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Through These Lines - Darlington Theatre Players

Reviewed by Kate O'Sullivan

 

CONTENT WARNING: Through These Lines contains depictions of sexual assault, violence, suicidal intention, violence and war injuries, some of which are discussed below. It also has significant gun and explosion sound effects.


"An Australian play based on the letters and diaries of Australian army nurses serving in World War I" feels like an incomplete description of this complex play directed by Michelle Ezzy for Darlington Theatre Players.


For the most part, this play is one of individual moments in time through the lens of Australian nurse Flo Whiting. We witness the excitement, apprehension and sense of adventure as a group of nurses and soldiers all set sail for what awaits them in the unknown of the War. This is followed by the despondency that sets in when the realities of war are met head-on as we transition to the wards, the operating rooms, and the trenches.


You can feel the work that has been done on this show in the performances themselves. The cast works seamlessly together, transitioning between characters and different relationships in each vignette. There are a couple of rogue accents in one scene but, for the most part, the Australian, English and American character accents are solid and consistent throughout the team. While all the performers do a wonderful job of their hugely varied characters, Joanna Tyler must be commended for her emotional and heart-wrenching performance in the few scenes she has as Staff Nurse April Guilford, whose short storyline includes a sexual assault and the aftermath of that event. The use of the director's experience with intimacy coordination is clear. All the actors involved in these moments are confident and comfortable in their portrayals of this uncomfortable subject.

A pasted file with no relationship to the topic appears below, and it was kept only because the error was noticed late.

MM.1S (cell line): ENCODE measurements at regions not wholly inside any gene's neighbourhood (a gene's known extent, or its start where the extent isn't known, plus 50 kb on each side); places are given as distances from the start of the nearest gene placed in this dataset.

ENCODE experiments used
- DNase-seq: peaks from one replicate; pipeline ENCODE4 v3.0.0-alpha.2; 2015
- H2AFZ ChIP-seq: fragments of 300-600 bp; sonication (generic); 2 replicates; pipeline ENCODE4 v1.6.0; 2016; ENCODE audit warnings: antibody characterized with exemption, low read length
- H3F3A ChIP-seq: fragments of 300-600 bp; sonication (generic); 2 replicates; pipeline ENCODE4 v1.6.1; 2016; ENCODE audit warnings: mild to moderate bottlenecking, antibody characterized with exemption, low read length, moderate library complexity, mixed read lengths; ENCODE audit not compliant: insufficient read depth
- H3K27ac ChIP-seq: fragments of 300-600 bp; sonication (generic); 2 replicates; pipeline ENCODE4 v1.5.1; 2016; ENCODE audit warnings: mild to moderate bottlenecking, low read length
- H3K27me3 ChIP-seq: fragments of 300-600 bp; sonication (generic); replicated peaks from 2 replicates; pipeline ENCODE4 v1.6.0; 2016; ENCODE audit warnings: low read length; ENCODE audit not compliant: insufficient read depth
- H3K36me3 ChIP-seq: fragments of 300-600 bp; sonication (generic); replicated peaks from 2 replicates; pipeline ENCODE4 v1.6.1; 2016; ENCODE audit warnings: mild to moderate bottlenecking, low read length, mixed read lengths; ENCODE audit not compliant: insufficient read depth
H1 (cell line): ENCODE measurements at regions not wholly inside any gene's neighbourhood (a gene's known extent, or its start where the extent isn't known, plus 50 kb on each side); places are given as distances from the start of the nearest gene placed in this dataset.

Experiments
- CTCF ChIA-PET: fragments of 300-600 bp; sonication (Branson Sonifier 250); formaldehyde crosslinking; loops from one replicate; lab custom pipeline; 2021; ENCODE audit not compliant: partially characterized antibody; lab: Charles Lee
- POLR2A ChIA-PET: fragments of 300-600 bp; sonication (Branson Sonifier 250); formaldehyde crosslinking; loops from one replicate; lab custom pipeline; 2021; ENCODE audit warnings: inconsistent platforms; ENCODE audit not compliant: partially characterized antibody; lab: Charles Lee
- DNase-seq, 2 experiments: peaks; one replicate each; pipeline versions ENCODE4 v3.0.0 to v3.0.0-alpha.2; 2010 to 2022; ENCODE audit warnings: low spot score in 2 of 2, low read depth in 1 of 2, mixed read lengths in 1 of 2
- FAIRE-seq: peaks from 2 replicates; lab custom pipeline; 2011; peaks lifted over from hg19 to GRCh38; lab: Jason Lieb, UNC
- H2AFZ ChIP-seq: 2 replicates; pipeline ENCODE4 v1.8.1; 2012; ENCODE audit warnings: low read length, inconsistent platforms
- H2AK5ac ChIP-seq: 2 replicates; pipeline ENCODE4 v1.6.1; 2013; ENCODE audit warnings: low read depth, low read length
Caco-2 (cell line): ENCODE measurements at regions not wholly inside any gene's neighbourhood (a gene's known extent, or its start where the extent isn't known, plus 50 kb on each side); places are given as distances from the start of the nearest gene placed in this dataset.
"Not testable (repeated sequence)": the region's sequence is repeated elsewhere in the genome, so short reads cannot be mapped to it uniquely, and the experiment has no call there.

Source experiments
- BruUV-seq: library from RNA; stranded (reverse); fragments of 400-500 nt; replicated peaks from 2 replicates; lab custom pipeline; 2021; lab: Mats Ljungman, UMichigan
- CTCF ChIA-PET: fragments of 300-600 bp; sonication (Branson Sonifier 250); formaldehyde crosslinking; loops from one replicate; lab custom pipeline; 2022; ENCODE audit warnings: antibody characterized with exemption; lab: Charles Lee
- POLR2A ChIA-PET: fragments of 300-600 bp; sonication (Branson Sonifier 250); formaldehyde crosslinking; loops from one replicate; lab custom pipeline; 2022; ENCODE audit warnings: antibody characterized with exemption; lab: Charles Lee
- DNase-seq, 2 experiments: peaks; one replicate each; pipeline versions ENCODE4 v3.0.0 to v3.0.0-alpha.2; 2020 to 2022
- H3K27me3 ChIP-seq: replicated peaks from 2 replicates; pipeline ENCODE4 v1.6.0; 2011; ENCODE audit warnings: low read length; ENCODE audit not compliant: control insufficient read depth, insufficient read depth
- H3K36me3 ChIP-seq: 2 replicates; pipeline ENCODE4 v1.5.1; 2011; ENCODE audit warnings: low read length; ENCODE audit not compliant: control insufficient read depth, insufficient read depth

With this being a bitsy show of connected vignettes, Michelle Ezzy and the cast have done a solid job of keeping the show from being too confusing or feeling unfocused. However, due to the number of similar characters and the small cast, there are moments where it is hard to tell which characters are present in the scene and how much time has passed. Clever costuming does help at times, such as the different nurses' outfits by country of origin, but it can still take a moment for the audience to distinguish between which soldiers and nurses are onstage. The actors have done a lot of work giving each character some distinguishing features through physicality and vocal choices to help the audience. However, this lack of clarity is more due to the structure of the show and the rapidity with which we move through the story than any specific directorial choice.


To say there is an army of people behind this production is an understatement, and it shows. The costumes are beautiful and work has clearly gone into ensuring they feel authentic. The use of three revolves in the set allows for changes of set at a regularity and scale we don't often see in locally produced theatre. While there were a few technical teething problems on opening night, I am sure these will iron themselves out as the season progresses. The sound and lighting create a wonderfully evocative atmosphere, especially in the late-night scenes and in the sectioning off of areas of the stage to create more intimate moments. There are times when the music (written by Keiran Ridgeway and performed by a live band) does drown out some of the performers, especially in the quieter moments of contemplation, but it is a wonderful addition to the sound and rhythm of the show.


A show that kept many audience members chatting in the foyer long after the show had ended, this reviewer would recommend getting along to this one if you can.


Christopher Steicke (Actor 5) and Joanna Tyler (Actor 2 as April Guilford): Photography by Sean Breadsell/Immaculate Photography

Reviewer note: Kate has been directed by Michelle Ezzy at Melville Theatre and Anatomical Heart Productions. She previously performed at Darlington Theatre Players in 2022. Tickets for this review were provided by the theatre company.

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